Not only did she like what I produced, but she was willing to pay more and move me up. How does this figure out pay wise? I’m getting a bit more than a penny a word and I’m trying to get my time spent writing these stories for her down to where I’ll at least make minimum wage per hour spent. It’s not great money but it’s regular. I can plan and schedule and count on what I earn. But there are pros and cons to freelance work, especially writing for hire. PROS
- Money—you know how much you’ll get and when you’ll get it. Elance uses an escrow account so I make sure it is funded before I start the job.
- Branch out. Learn new abilities. Great way to experiment and push your boundaries and stretch your abilities.
- Validation. Nothing like having someone want to hire you to prove you are not washed up!
- Seeing your book out on the market for sale even without your name on it. (yes, I’ve seen one of my stories out for sale)
- Contract. You agreed to do the job. Now you have to write it.
- What you agreed to be paid is all you’ll be paid. No royalties.
- Falling in love with the story and the characters and knowing they won’t remain yours.
- Signing the transfer of copyright ownership. Knowing the book you loved and those characters who’ve become your friends now belong to someone else. Worse than sending off your child to that first day of school. At least they come back home.
- Seeing your book for sale with someone else’s name on the cover.
- You do have to take time out of your own writing to write for someone else. You have to think of this as a day job and schedule it in with your regular writing.
My experience doing ghostwriting or work for hire, was a real eye opener on many levels.
- I learned a lot about my writing and myself.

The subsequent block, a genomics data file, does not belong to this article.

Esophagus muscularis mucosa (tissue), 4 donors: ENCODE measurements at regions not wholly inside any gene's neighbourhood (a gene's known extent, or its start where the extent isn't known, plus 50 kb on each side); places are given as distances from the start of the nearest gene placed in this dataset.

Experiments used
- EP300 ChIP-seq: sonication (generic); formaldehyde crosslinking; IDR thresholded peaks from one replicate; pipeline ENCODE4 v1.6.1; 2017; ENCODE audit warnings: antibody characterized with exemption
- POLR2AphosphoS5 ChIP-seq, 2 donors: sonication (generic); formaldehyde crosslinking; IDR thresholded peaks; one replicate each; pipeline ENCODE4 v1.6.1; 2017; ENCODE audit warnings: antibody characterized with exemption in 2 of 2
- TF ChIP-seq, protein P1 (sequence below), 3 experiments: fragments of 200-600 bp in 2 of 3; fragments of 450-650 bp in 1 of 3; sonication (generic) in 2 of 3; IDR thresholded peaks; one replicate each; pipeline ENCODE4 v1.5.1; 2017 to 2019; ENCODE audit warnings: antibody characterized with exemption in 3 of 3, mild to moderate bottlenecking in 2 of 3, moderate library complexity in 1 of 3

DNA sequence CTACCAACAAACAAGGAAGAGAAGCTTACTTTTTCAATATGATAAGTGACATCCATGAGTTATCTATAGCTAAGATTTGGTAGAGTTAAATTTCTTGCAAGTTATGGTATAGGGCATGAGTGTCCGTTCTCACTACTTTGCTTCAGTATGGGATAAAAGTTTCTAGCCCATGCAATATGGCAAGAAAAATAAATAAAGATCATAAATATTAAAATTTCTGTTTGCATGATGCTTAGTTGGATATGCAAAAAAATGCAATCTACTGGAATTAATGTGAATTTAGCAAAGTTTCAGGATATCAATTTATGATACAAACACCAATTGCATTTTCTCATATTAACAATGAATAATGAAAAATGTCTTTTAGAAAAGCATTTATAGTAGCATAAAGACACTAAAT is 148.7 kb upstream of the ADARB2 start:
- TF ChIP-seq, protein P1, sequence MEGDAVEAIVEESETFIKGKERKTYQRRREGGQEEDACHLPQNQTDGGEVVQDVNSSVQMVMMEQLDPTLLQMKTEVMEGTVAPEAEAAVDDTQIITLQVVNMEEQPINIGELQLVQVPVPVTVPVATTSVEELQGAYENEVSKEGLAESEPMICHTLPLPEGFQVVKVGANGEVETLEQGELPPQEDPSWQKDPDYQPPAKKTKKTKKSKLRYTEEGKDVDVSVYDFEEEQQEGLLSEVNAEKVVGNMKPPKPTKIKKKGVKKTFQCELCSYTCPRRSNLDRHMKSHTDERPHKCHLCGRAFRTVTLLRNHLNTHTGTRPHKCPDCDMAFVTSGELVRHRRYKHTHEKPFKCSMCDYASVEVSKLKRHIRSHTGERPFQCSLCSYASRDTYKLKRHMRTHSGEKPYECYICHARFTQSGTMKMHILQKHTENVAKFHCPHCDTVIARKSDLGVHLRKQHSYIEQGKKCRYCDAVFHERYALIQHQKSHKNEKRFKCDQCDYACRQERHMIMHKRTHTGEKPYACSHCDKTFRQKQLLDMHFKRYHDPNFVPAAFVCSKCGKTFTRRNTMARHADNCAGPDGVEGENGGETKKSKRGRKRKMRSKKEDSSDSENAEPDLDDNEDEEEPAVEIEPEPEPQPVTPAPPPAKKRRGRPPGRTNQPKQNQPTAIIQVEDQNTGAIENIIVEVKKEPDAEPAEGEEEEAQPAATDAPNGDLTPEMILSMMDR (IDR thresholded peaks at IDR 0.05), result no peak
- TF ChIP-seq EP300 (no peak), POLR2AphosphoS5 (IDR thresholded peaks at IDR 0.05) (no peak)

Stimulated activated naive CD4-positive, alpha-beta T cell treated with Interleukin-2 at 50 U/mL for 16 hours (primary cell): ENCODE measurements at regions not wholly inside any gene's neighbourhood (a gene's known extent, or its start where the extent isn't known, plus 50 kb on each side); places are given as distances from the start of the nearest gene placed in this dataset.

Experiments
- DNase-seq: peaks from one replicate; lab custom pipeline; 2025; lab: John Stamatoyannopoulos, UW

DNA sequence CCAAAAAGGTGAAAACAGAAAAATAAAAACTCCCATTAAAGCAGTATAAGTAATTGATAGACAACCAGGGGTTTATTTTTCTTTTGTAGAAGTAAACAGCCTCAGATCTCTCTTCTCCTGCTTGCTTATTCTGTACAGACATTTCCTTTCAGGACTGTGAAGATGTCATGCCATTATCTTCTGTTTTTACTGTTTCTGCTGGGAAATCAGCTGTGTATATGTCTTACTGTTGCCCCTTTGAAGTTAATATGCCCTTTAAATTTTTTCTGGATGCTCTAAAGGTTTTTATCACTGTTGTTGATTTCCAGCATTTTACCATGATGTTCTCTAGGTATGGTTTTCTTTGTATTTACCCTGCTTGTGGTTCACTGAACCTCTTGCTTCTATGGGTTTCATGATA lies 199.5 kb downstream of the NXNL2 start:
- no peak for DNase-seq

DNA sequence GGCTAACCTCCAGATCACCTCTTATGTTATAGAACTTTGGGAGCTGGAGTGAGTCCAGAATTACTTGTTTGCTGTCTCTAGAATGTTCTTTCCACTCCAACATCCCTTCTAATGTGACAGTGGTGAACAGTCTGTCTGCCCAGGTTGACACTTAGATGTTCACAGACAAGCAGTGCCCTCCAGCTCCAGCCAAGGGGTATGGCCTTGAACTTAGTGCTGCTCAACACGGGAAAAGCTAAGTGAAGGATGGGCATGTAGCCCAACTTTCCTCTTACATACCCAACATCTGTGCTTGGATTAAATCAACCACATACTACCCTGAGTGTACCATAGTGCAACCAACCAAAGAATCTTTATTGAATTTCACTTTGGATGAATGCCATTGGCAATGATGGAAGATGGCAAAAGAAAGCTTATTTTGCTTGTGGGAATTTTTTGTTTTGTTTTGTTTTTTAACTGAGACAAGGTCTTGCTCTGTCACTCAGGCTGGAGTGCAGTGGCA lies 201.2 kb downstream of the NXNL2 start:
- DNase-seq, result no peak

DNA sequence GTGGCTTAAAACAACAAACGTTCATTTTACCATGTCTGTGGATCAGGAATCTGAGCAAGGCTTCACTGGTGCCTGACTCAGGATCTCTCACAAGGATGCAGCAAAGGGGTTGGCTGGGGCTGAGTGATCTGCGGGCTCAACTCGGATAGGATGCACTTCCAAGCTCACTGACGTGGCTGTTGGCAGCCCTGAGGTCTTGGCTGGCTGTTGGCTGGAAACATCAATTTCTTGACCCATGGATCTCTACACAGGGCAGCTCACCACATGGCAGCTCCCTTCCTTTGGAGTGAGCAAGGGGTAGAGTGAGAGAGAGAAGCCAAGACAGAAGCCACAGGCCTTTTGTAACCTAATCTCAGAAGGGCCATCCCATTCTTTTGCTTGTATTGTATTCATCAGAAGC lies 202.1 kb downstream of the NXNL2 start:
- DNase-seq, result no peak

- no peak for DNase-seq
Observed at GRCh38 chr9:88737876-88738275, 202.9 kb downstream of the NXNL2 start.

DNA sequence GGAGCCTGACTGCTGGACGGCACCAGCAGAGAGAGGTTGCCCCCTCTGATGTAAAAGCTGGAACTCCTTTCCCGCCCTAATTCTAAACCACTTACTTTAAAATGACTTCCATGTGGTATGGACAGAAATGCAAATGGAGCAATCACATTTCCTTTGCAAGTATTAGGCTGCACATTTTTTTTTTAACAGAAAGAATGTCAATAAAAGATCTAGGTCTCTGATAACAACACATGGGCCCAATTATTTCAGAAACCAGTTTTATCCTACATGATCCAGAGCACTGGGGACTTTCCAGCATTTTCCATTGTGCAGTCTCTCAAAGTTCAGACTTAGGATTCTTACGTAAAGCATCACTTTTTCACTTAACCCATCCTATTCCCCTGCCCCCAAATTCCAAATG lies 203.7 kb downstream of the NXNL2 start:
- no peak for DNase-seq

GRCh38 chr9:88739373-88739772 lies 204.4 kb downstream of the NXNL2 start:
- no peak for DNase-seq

- I discovered and proved that I could write shorter novels.
- I kept a time sheet just like a regular job. I wanted to see what the cost to my time was and discovered I could write fairly quickly (I use Power Writing which really focuses my writing time. See previous post)
- It was taking me approx. 40-50 hours to write a novella of approx. 30-33k words. Of course, my life doesn’t allow me to just take 40 hours in one week and crank out a book!
Aside from discovering I could write novellas and erotica, I learned how to write a lot faster as one of my goals was to cut my hours down to under 40 hours per novella. That means I need to be more efficient and treat this like a job. I know, sad that my goal is to earn minimum wage or a bit more. But the point of this endeavor for me was bringing in additional income. But ghostwriting did so much more. I discovered I had the talent and ability to write erotica. I squeezed in time to write my own erotica novella (Cinderella & Her Dom, sold to Wild Rose Press).
Even better, I created a six book series (Once Upon a Dom, a fairytale series). This is when I realized that I’d rebranded myself. I thought I was writing erotica to earn money until I sold a contemporary. Instead, I fell into a career change.
Often, we find what we need when we’re not even looking. I had no idea when I sent off that first free-lance proposal that I was embarking on a new career or that Sydney St. Claire would be born. Because I was open to, and willing to, learn and try something new, I have a six-book contract for a new series with a new publisher.
Will I continue to ghost write? For a while. At some point, I’ll be way too busy but for right now, its money in the bank, proof that I’m not washed up and speaks to the old adage that an old dog can learn new tricks. A writer can rebrand him/herself. In the meantime, life is busy and exciting, exactly as I like it!
How about you? Have you ever had an experience lead you into something new and wonderful? If you are an author who had to rebrand yourself, how did you do it? What did you learn from it? Would love to hear from you!